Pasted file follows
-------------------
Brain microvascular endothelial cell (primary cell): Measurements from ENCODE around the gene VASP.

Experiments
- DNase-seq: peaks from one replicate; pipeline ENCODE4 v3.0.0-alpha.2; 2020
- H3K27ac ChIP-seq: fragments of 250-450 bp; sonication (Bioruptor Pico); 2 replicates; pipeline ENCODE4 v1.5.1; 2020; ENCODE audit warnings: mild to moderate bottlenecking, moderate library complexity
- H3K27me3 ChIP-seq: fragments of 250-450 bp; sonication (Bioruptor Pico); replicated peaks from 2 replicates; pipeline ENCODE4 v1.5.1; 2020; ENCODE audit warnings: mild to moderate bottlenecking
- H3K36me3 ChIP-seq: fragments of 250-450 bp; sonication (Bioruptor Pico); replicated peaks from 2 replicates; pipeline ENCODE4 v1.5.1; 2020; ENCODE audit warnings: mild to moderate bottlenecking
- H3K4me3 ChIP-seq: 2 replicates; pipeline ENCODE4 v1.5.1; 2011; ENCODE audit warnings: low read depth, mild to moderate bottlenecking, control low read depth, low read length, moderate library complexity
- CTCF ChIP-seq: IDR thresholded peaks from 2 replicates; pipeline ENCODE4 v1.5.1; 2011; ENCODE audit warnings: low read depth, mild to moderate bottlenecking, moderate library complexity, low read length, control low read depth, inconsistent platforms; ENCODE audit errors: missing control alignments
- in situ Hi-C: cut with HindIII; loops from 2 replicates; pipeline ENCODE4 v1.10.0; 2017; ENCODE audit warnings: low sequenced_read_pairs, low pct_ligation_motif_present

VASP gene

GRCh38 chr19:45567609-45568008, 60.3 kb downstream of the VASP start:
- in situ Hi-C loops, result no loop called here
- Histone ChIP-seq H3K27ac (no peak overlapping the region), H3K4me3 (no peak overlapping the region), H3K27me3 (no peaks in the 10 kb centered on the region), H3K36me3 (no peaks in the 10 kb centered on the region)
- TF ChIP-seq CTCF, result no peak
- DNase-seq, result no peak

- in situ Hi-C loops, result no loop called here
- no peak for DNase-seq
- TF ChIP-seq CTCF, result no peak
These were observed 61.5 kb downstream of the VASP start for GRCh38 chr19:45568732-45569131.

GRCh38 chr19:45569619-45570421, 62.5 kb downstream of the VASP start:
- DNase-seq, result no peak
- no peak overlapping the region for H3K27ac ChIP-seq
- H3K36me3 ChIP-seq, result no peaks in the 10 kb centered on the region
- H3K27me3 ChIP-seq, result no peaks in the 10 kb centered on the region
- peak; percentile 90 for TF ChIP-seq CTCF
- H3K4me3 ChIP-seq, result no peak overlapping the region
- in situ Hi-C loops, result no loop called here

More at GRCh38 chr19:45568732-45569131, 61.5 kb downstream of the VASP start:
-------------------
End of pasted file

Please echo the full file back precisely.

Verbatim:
Brain microvascular endothelial cell (primary cell): Measurements from ENCODE around the gene VASP.

Experiments
- DNase-seq: peaks from one replicate; pipeline ENCODE4 v3.0.0-alpha.2; 2020
- H3K27ac ChIP-seq: fragments of 250-450 bp; sonication (Bioruptor Pico); 2 replicates; pipeline ENCODE4 v1.5.1; 2020; ENCODE audit warnings: mild to moderate bottlenecking, moderate library complexity
- H3K27me3 ChIP-seq: fragments of 250-450 bp; sonication (Bioruptor Pico); replicated peaks from 2 replicates; pipeline ENCODE4 v1.5.1; 2020; ENCODE audit warnings: mild to moderate bottlenecking
- H3K36me3 ChIP-seq: fragments of 250-450 bp; sonication (Bioruptor Pico); replicated peaks from 2 replicates; pipeline ENCODE4 v1.5.1; 2020; ENCODE audit warnings: mild to moderate bottlenecking
- H3K4me3 ChIP-seq: 2 replicates; pipeline ENCODE4 v1.5.1; 2011; ENCODE audit warnings: low read depth, mild to moderate bottlenecking, control low read depth, low read length, moderate library complexity
- CTCF ChIP-seq: IDR thresholded peaks from 2 replicates; pipeline ENCODE4 v1.5.1; 2011; ENCODE audit warnings: low read depth, mild to moderate bottlenecking, moderate library complexity, low read length, control low read depth, inconsistent platforms; ENCODE audit errors: missing control alignments
- in situ Hi-C: cut with HindIII; loops from 2 replicates; pipeline ENCODE4 v1.10.0; 2017; ENCODE audit warnings: low sequenced_read_pairs, low pct_ligation_motif_present

VASP gene

GRCh38 chr19:45567609-45568008, 60.3 kb downstream of the VASP start:
- in situ Hi-C loops, result no loop called here
- Histone ChIP-seq H3K27ac (no peak overlapping the region), H3K4me3 (no peak overlapping the region), H3K27me3 (no peaks in the 10 kb centered on the region), H3K36me3 (no peaks in the 10 kb centered on the region)
- TF ChIP-seq CTCF, result no peak
- DNase-seq, result no peak

- in situ Hi-C loops, result no loop called here
- no peak for DNase-seq
- TF ChIP-seq CTCF, result no peak
These were observed 61.5 kb downstream of the VASP start for GRCh38 chr19:45568732-45569131.

GRCh38 chr19:45569619-45570421, 62.5 kb downstream of the VASP start:
- DNase-seq, result no peak
- no peak overlapping the region for H3K27ac ChIP-seq
- H3K36me3 ChIP-seq, result no peaks in the 10 kb centered on the region
- H3K27me3 ChIP-seq, result no peaks in the 10 kb centered on the region
- peak; percentile 90 for TF ChIP-seq CTCF
- H3K4me3 ChIP-seq, result no peak overlapping the region
- in situ Hi-C loops, result no loop called here

More at GRCh38 chr19:45568732-45569131, 61.5 kb downstream of the VASP start: